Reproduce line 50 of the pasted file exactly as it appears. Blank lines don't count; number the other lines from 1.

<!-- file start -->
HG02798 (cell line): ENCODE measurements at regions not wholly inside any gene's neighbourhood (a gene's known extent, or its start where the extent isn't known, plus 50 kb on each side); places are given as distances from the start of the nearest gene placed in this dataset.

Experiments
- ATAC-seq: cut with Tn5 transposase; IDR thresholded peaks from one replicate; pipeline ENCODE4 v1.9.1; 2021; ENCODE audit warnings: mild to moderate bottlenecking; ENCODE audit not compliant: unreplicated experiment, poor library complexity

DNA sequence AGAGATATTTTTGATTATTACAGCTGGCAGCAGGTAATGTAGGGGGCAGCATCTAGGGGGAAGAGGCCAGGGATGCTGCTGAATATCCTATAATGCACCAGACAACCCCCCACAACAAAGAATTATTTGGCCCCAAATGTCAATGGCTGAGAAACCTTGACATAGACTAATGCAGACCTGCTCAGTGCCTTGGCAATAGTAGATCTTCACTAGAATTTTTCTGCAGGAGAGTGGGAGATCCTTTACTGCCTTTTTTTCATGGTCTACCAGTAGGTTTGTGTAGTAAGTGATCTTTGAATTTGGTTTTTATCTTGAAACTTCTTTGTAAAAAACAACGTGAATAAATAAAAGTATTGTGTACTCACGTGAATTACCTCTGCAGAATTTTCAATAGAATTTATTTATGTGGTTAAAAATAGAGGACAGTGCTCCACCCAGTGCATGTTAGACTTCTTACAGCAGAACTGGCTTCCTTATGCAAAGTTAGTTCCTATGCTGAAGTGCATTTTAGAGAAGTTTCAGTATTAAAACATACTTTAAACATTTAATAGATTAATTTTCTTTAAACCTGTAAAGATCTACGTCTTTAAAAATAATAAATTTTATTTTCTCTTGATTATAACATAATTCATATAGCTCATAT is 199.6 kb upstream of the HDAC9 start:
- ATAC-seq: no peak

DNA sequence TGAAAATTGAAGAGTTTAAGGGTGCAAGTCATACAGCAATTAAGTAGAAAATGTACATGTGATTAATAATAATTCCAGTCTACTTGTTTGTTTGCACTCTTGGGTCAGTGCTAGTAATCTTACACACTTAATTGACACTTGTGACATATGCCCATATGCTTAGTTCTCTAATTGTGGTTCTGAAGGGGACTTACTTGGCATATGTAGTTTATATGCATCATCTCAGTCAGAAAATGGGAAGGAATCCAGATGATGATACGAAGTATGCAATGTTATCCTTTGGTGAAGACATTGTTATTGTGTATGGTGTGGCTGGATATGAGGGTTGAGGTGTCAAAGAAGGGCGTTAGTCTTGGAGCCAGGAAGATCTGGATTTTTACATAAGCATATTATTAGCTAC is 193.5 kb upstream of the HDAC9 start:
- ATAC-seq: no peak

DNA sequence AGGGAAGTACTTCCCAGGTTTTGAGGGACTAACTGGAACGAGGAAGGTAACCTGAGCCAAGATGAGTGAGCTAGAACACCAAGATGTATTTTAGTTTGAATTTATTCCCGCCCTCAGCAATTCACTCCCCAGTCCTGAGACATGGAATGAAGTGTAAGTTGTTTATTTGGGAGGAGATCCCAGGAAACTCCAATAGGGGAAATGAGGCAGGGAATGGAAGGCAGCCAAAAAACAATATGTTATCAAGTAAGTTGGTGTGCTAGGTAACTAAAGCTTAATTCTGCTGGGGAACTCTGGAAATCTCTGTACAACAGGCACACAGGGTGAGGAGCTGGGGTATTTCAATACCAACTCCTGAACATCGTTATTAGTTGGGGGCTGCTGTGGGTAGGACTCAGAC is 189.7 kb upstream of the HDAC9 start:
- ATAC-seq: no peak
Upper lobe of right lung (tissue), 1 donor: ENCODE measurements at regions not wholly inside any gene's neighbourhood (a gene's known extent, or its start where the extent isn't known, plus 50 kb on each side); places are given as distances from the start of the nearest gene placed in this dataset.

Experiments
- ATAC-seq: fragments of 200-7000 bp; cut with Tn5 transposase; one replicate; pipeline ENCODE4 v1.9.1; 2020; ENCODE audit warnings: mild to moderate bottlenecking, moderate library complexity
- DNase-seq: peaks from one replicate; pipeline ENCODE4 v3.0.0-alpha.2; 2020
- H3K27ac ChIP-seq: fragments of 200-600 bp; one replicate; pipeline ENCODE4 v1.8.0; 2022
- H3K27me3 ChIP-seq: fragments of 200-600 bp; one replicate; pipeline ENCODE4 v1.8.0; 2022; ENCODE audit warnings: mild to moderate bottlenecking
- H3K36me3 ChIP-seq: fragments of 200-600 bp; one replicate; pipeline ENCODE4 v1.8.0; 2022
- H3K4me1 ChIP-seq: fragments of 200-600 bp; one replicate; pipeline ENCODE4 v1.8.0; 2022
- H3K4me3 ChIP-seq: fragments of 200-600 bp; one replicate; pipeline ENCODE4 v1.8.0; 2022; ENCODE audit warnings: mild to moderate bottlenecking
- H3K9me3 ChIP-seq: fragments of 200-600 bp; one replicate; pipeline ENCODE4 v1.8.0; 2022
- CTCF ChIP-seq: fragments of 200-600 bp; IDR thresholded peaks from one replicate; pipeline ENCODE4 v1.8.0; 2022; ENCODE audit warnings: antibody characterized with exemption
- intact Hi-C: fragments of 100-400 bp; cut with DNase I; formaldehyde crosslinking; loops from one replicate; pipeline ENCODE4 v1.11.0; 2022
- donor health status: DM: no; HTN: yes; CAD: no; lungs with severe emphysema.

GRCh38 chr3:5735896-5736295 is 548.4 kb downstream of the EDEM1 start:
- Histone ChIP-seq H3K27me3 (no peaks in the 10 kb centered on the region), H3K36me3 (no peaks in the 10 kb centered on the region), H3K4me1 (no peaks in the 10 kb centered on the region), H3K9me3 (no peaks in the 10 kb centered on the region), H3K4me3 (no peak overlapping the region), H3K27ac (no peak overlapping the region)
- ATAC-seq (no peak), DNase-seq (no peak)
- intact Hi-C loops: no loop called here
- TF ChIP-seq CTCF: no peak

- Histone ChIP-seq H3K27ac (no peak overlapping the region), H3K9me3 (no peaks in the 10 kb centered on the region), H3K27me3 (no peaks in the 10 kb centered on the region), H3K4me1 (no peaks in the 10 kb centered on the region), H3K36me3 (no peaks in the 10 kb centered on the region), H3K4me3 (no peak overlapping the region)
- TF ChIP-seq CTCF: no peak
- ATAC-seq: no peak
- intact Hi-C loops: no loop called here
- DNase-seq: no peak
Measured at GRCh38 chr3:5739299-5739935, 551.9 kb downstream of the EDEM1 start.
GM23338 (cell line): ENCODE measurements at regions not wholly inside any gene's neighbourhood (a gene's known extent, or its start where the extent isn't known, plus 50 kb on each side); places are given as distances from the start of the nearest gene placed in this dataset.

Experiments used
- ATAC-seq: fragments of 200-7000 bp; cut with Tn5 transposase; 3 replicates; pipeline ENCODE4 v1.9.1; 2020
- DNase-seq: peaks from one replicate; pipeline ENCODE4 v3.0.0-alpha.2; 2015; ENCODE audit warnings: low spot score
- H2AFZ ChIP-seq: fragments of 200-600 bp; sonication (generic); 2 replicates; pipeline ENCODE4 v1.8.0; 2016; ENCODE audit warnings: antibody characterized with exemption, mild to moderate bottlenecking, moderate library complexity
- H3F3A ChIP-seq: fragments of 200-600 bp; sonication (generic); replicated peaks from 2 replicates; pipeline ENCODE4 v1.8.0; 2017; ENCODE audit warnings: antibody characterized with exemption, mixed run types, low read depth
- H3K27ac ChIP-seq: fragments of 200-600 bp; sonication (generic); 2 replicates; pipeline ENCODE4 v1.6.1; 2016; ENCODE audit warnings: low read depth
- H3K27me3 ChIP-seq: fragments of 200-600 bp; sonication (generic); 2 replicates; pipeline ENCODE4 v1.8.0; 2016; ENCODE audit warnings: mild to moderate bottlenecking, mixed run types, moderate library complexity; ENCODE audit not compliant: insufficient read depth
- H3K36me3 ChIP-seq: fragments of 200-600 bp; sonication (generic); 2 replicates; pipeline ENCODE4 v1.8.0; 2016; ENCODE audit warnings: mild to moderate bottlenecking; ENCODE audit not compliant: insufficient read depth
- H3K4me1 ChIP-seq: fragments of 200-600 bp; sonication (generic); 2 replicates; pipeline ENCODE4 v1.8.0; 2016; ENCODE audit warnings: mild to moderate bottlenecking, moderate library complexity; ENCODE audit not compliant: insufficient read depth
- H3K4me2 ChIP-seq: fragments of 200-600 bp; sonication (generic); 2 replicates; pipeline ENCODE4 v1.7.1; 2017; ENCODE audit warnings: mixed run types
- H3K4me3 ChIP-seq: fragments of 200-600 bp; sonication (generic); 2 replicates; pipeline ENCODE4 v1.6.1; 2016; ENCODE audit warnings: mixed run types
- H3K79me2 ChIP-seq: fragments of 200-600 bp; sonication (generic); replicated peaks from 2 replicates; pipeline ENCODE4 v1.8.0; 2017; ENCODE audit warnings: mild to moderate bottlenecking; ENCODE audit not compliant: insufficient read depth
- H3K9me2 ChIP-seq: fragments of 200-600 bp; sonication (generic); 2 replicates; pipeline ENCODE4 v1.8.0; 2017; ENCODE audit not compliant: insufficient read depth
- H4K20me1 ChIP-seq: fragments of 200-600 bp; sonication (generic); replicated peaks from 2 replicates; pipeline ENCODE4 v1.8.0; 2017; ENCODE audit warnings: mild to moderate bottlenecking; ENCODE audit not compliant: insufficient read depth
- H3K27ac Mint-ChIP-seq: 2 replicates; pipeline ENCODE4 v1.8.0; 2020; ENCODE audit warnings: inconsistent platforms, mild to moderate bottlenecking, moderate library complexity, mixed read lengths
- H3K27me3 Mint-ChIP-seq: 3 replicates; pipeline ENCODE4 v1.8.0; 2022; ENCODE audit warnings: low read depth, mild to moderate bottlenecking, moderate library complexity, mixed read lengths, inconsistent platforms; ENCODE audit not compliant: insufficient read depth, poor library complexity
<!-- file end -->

- H3K27me3 Mint-ChIP-seq: 3 replicates; pipeline ENCODE4 v1.8.0; 2022; ENCODE audit warnings: low read depth, mild to moderate bottlenecking, moderate library complexity, mixed read lengths, inconsistent platforms; ENCODE audit not compliant: insufficient read depth, poor library complexity